Global views on Angela Merkel and German leadership

Overall, Germany is widely perceived to have been a trustworthy partner under outgoing Chancellor Angela Merkel.

The author(s)
  • Robert Grimm Public Affairs, Germany
Get in touch

After 16 years in office, Angela Merkel is not running again as a candidate for chancellor in Germany's upcoming federal election on September 26. As a long political era comes to an end, a new global study by Ipsos' Global Advisor online platform, conducted online among nearly 20,000 adults across 28 countries, examines people's views on Merkel's impact on their own country, Europe, and the world.

Top findings:

On average, across 11 European countries, more than half of respondents (53%) agree that Germany has been a trustworthy partner for their country on European issues under Angela Merkel, with only a quarter (25%) disagreeing. Net agreement (% in agreement minus % in disagreement) is highest in the Netherlands (+58), Sweden (+50), and France (+44), but it is barely positive in Hungary (+4), Turkey (+7), and Italy (+9). Across 16 non-European countries, agreement is even higher, with 55% believing that Germany has been a reliable partner for their country on global issues; only 14% think it has not. Net agreement ranges from 57 points in India to 15 points in Japan.

Across the same 11 European countries, excluding Germany, more agree (40%) than disagree (31%) that Merkel’s policies have had a positive impact on their country. However, sentiment varies widely, with net agreement ranging from +41 points in the Netherlands to -9 in Italy. Countries where people who think Merkel’s actions during her 16-year tenure have had a positive impact on their nation outnumber those who disagree by more than 20 points also include Spain (+31), Belgium (+22), and Sweden (+21). In addition to Italy, countries where fewer agree than disagree include Russia (-8), Hungary (-3), and Great Britain (-1). Opinions on whether the future of Europe depends on strong German leadership show a similar pattern. On average, four out of ten (40%) European adults agree that it does while 33% disagree. Agreement is highest in Spain (52%), France (45%), and the Netherlands (45%), and lowest in Great Britain (36%), Hungary (31%), and Poland (29%).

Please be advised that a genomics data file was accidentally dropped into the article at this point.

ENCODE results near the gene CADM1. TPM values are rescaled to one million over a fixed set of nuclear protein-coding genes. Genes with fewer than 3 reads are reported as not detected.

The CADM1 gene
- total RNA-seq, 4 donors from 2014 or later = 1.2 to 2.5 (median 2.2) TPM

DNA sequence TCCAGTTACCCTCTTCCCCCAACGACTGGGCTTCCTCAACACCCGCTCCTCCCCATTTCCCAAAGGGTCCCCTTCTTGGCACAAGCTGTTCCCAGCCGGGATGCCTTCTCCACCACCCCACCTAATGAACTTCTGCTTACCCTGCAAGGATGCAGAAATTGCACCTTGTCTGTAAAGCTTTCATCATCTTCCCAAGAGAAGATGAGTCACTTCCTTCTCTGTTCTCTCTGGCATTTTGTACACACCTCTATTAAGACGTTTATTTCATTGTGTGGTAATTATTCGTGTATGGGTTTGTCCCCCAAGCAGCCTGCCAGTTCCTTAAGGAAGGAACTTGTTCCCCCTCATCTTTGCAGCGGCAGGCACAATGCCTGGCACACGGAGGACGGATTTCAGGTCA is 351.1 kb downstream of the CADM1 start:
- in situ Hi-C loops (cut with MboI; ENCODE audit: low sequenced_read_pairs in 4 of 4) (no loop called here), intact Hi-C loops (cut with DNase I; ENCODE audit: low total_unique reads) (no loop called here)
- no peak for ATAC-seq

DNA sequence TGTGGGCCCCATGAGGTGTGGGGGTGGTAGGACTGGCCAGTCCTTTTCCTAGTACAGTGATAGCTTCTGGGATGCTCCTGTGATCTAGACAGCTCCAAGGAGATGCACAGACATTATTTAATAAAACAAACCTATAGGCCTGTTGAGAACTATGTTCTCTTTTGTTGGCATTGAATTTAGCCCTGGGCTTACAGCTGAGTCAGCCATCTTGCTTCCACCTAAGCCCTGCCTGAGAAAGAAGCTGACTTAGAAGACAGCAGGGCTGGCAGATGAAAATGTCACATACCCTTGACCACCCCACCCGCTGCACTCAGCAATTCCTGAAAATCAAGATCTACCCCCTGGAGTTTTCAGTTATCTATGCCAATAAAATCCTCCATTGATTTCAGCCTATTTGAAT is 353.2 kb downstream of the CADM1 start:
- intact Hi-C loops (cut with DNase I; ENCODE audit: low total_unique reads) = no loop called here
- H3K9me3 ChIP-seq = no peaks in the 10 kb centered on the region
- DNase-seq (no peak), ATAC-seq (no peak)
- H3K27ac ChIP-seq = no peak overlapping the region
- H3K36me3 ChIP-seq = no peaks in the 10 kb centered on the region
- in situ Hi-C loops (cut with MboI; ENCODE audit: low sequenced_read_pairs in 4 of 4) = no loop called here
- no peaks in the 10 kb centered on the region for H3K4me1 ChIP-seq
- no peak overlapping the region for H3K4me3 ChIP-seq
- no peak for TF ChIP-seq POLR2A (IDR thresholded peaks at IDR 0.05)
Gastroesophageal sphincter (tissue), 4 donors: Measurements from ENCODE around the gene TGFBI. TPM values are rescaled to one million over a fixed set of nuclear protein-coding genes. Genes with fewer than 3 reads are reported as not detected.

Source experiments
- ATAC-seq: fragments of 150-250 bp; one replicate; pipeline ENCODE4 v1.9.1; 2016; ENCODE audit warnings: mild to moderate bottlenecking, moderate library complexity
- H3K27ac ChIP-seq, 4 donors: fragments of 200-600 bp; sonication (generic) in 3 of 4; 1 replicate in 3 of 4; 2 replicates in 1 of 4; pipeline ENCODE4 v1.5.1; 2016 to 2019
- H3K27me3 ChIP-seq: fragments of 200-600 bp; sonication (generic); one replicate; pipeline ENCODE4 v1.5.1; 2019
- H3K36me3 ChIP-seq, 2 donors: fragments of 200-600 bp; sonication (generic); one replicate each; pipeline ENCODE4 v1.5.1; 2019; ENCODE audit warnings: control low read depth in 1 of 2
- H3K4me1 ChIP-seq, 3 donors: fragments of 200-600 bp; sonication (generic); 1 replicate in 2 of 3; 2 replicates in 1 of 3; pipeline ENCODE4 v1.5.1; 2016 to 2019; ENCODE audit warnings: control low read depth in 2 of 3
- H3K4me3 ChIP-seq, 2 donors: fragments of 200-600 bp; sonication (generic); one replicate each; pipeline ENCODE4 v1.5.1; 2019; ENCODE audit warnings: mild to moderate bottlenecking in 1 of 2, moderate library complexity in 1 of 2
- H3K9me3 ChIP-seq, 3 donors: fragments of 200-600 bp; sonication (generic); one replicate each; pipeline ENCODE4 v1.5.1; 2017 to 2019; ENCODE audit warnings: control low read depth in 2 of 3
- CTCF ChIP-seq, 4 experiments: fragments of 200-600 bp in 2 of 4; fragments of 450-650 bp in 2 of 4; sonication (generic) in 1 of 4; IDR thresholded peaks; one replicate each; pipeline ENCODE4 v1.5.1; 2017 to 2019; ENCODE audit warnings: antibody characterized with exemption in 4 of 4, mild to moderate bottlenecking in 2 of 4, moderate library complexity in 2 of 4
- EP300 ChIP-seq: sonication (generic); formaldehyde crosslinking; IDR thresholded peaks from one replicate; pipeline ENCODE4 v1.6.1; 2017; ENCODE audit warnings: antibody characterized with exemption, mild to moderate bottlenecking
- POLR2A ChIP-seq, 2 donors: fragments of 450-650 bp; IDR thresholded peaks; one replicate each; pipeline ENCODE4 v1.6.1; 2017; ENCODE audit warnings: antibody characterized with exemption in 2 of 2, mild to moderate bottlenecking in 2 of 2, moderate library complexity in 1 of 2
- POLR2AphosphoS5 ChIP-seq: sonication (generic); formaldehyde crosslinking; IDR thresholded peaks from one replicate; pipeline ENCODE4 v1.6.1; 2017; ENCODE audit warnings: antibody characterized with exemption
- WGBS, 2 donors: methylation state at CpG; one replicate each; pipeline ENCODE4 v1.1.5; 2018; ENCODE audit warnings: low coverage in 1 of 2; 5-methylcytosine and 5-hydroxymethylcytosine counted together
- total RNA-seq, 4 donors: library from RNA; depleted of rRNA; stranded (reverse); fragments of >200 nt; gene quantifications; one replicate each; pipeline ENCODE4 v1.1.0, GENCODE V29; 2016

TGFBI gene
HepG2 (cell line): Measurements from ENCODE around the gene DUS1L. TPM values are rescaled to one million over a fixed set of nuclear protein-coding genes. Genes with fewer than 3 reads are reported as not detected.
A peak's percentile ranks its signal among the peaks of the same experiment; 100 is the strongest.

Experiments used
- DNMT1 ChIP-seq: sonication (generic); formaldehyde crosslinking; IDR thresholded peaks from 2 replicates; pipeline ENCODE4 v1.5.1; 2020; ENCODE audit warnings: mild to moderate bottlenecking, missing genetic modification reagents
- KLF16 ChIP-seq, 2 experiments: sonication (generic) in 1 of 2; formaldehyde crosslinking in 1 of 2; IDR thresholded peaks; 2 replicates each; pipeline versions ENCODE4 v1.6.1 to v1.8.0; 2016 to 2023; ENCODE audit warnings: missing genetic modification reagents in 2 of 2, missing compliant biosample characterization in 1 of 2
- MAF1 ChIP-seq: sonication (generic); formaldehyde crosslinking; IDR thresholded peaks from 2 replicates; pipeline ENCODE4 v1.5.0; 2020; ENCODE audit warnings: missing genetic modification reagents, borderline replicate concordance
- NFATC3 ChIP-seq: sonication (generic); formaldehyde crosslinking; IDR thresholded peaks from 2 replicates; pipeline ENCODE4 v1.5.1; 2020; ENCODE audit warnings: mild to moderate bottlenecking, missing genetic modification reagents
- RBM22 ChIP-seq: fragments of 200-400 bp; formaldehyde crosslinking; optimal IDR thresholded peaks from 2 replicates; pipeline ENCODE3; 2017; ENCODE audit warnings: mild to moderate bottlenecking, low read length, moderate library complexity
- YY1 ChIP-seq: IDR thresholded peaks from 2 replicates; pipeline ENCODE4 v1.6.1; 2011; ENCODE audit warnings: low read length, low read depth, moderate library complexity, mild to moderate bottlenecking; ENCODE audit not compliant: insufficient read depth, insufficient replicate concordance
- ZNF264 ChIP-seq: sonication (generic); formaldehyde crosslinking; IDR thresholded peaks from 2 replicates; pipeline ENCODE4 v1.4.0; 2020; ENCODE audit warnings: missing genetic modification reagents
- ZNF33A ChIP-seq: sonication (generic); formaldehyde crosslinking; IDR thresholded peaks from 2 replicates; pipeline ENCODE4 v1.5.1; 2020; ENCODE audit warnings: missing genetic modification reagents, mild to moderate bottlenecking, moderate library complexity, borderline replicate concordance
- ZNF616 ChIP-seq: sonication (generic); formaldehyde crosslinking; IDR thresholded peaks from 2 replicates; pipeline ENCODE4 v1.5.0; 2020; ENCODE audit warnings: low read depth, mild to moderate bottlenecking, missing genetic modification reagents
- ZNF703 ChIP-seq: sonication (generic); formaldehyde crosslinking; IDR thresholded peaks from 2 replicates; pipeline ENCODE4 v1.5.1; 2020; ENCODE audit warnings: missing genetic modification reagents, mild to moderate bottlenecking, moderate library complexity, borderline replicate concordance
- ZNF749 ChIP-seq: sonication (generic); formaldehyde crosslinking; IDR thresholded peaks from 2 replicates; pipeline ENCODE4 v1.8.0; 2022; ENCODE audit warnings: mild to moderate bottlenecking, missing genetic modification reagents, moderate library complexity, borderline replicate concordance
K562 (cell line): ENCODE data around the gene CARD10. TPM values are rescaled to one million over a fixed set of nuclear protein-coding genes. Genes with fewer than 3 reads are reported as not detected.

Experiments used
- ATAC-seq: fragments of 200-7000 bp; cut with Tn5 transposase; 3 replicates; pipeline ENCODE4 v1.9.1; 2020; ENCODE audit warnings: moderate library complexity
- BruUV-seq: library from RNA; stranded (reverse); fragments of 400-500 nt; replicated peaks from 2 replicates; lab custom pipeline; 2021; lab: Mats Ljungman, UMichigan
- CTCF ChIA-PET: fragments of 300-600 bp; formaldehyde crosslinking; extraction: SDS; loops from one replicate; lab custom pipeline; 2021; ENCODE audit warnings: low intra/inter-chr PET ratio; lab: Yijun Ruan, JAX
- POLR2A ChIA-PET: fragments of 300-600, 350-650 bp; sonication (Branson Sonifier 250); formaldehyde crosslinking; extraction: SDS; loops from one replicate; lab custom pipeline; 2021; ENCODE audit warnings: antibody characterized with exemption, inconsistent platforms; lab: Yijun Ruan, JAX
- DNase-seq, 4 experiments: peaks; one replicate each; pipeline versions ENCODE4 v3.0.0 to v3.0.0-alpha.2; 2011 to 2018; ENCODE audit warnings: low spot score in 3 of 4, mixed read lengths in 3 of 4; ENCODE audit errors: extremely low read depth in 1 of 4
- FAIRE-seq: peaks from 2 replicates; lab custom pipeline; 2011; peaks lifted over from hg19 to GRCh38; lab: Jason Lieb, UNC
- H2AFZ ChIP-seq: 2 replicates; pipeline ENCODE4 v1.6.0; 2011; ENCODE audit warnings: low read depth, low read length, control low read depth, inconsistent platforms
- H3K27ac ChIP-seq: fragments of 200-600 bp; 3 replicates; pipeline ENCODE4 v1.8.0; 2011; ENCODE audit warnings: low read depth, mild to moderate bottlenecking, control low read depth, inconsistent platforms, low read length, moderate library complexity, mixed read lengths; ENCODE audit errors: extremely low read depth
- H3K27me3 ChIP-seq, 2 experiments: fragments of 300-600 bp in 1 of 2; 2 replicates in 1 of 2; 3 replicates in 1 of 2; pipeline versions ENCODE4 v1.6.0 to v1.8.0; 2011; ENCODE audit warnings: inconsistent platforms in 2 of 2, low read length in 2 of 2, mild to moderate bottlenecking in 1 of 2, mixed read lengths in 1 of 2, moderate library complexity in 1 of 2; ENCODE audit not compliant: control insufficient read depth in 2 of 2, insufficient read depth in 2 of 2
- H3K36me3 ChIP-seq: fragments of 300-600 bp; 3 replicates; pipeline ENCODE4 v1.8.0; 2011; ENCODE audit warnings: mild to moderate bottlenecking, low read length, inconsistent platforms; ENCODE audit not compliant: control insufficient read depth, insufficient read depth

On average, across all countries where those surveyed were asked about their opinion of Angela Merkel, more than half (58%) have a very or somewhat favourable opinion of her while only one in five (20%) view her very or somewhat unfavourably. The outgoing German chancellor wins the highest approval ratings in neighbouring European countries – the Netherlands (77%), France (75%), and Belgium (75%) – and her lowest ones in Japan (42%), the United States (41%), and Malaysia (37%), largely due to lack of familiarity. In Germany, more than two-thirds (67%) have a favourable opinion of their current head of government, while three in ten (30%) think poorly of her. Also of note, Angela Merkel enjoys positive net favourability in every country surveyed (+38 on average globally); only in Italy (+13), Poland (+10), and Hungary (+5) do positive and negative views of her almost balance each other out.

Vast majorities around the world favour strong political leaders – but also limits on power.

In addition to people's views on Angela Merkel and Germany's role in Europe and the world, the Ipsos study examined more general attitudes on global leadership. Here are the top findings:

High level of support for female leadership: On average, twice as many agree as disagree (54% vs. 28%) that the world would be more peaceful and successful if we had more female political leaders. This view is held by majorities in 18 of the 28 countries surveyed with the greatest support in Brazil, (72%), Peru (70%), and Colombia (70%). In Germany, which has now been governed by a woman for 16 years, less than half (46%) of adults agree that female leaders would make the world more peaceful and successful; almost one in three (32%) disagree. Americans (42%), Russians (41%), and South Koreans (33%) are those least likely to be convinced of the merits of female leadership. In every country, women display a higher level of agreement than men (by an average difference of 13 percentage points).

Strong leaders wanted: Four out of five adults (81%) on average across all countries surveyed agree that the world needs strong leaders to solve global challenges. Agreement is highest in China (90%), Australia (88%), and Russia (87%), and lowest in South Korea (68%), Japan (67%), and Italy (67%).

Time-limited power: At the same time, more than two-thirds in all but one of the 28 countries surveyed agree it is important that political leaders are replaced regularly, so they do not become too powerful. This opinion is most prevalent throughout Latin America, especially in Colombia (87%), Chile (82%), Peru (81%), and Brazil (81), as well as in South Africa (83%) and the U.S. (81%).

These are the results of a 28-country survey conducted by Ipsos on its Global Advisor online platform. Ipsos interviewed a total of 19,514 adults, aged 18-74 in the United States, Canada, Malaysia, South Africa, and Turkey, and aged 16-74 in 23 other countries, between Friday, July 23, and Friday, August 6, 2021.
The author(s)
  • Robert Grimm Public Affairs, Germany